Unique Fruits Becoming Popular in Japan

October 25, 2015

Unlocking Word Meanings

Read the following words/expressions found in today’s article. 

1. prized / ˈpraɪzd / (adj.) – referring to something that is important or valuable
Example: They consider melons as prized fruits because they sell for a high price. 

2. texture /ˈtɛks tʃər / (n.) – how food feels in the mouth when eaten
Example: The chocolate had a crunchy texture because of the nuts.

3. raw / / (adj.) – not cooked
Example: I don’t eat raw fish dishes like sashimi.

4. blemish / ˈblɛm ɪʃ / (n.) – an imperfection
Example The watermelon didn’t have any blemishes.

5. luxury / ˈlʌk ʃə ri / (n.) – something that is expensive and usually not needed
Example: Fruits are a luxury I can’t afford with my allowance. 


Read the text below.
New types of fruit are becoming more popular in Japan.

An Australian fruit called finger lime has been gaining popularity in the country. The fruit is often called “citrus caviar” [SI-truh s KAV-ee-ahr] because its appearance and texture resembles that of the prized fish eggs. The fruit is served with fresh oysters at an Australian restaurant in Tokyo called Salt. In other places, finger lime has been served with other food, such as raw meat dishes, desserts, and even in cocktails. At ¥700 for 40 grams, or about three pieces, finger limes are usually used only by high-end restaurants.

Another fruit that Japanese shoppers are excited about is the banapple, a banana with an apple-like flavor. The fruit was developed by Sumifru, an importer and supplier of fruits. Even though banapples are pricey at ¥540 for a bag of five or six, they usually sell out quickly.

Aside from developing unique fruits, Japan has also been known to sell fruits that are perfect in appearance. Tourists are often surprised by fruits in Japanese markets as they are perfectly shaped and free from blemishes. Hiroko Ishikawa, who is in charge of a fruit distribution business, shares that unlike vegetables, fruits are a luxury in the country. While vegetables are eaten on a daily basis, fruits are not. Thus, if people were to buy fruits, they might as well get something that looks good.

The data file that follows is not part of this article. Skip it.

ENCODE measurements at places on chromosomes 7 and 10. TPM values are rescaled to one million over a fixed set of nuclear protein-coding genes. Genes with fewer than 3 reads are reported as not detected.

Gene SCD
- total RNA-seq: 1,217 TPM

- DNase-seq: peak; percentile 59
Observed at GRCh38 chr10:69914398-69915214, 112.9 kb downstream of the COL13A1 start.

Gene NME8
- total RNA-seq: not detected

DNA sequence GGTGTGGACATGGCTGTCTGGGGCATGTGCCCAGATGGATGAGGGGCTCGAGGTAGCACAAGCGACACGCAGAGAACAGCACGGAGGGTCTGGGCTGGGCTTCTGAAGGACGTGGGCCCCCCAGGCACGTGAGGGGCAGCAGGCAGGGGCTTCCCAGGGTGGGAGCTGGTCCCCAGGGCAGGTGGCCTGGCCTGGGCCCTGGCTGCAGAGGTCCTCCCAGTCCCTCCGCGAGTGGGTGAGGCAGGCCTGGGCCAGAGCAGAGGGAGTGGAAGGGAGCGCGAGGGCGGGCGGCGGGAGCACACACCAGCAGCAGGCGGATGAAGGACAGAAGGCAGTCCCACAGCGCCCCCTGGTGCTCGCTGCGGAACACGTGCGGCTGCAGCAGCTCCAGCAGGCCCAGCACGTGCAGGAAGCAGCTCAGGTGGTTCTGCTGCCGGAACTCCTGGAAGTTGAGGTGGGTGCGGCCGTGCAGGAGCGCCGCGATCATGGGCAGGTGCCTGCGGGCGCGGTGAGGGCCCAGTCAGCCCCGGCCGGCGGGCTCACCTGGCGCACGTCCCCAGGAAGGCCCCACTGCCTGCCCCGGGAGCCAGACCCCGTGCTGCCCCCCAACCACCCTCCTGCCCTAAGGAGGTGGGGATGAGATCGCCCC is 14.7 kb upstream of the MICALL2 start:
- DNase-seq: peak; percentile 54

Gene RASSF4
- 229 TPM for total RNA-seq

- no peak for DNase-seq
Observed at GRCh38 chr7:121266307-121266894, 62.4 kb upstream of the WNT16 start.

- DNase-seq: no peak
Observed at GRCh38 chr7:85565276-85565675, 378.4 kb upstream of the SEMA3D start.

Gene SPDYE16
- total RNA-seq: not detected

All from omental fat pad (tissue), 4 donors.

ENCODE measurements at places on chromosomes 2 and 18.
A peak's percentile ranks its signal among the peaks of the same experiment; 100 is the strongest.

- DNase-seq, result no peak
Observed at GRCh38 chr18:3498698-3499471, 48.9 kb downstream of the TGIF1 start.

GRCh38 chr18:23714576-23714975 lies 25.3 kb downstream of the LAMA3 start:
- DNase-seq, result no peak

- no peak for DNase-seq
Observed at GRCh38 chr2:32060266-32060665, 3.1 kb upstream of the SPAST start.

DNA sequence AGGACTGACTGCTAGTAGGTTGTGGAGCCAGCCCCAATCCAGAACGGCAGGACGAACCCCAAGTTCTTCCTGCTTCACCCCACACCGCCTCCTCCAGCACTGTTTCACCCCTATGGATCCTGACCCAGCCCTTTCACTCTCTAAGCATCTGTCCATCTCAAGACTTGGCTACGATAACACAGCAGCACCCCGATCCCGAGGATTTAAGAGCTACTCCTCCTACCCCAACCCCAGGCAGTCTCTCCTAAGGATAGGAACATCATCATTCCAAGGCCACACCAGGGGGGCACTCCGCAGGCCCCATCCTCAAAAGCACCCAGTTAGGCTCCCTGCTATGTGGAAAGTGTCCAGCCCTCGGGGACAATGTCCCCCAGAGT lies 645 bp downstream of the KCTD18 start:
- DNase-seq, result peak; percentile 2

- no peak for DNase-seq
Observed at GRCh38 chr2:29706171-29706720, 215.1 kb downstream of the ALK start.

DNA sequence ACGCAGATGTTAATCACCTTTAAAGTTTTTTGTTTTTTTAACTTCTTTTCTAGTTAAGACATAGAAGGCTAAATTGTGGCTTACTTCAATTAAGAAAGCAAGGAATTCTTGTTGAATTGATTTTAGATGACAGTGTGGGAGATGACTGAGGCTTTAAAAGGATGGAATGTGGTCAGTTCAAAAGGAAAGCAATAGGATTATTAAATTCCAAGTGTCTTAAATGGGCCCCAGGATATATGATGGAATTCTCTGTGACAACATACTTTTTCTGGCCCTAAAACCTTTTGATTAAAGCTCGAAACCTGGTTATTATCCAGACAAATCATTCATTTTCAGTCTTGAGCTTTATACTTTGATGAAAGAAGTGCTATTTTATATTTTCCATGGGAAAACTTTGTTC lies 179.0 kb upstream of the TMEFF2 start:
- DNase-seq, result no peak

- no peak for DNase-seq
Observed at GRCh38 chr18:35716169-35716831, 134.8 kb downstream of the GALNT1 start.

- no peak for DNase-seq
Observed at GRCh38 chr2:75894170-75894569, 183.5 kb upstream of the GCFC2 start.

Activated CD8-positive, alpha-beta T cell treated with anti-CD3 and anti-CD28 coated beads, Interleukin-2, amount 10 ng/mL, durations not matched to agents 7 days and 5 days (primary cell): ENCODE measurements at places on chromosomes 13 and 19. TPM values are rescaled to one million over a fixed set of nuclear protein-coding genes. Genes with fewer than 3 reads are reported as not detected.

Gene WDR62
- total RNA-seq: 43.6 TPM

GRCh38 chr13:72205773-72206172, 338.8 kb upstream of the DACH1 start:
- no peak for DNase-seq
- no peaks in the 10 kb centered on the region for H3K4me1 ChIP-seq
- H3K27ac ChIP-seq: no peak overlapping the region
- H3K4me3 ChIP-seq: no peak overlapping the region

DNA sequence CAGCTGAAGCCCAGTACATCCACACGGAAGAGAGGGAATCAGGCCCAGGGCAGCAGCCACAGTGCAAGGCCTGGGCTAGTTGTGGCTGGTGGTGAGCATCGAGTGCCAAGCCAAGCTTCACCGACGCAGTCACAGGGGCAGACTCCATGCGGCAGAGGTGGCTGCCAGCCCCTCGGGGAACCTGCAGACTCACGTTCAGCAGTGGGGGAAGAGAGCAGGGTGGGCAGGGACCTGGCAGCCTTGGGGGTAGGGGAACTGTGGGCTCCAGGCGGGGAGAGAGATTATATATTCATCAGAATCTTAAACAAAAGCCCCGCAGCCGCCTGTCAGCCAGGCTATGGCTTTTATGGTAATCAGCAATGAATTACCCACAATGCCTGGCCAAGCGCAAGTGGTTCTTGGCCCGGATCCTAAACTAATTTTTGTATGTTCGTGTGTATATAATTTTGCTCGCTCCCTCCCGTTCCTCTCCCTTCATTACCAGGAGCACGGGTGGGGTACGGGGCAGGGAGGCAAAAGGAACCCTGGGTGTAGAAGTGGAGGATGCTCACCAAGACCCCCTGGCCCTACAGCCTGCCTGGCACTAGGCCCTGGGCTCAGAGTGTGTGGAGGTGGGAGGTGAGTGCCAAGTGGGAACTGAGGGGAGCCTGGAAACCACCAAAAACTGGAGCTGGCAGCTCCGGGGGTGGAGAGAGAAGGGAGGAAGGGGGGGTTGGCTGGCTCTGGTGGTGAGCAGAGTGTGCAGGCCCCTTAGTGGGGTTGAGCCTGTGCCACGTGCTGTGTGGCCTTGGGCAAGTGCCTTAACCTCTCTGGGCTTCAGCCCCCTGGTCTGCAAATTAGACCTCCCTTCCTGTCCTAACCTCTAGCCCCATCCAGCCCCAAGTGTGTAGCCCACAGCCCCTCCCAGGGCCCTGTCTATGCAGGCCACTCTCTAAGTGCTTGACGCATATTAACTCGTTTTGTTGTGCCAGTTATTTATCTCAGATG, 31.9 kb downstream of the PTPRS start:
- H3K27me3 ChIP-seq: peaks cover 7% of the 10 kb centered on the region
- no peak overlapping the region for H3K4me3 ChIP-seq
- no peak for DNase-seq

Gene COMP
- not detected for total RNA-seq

Aside from looking good, fruits have also made headlines in Japan because of their price. Last May, a pair of Hokkaido yubari melons sold for ¥1.5 million. This was still cheaper than last year’s record when they sold for ¥2.5 million.

Viewpoint Discussion

Enjoy a discussion with your tutor.  

Discussion A

·         What are the possible reasons why fruits are expensive in Japan?
·         Would you buy fruits that are fresh but not perfect in appearance? Why or why not?

Discussion B

·         If you could develop your own kind of fruit, what kind of fruit would it be and why?
·         Do you believe that appearance is the most important quality in a fruit? Justify your answer. 

October 25, 2015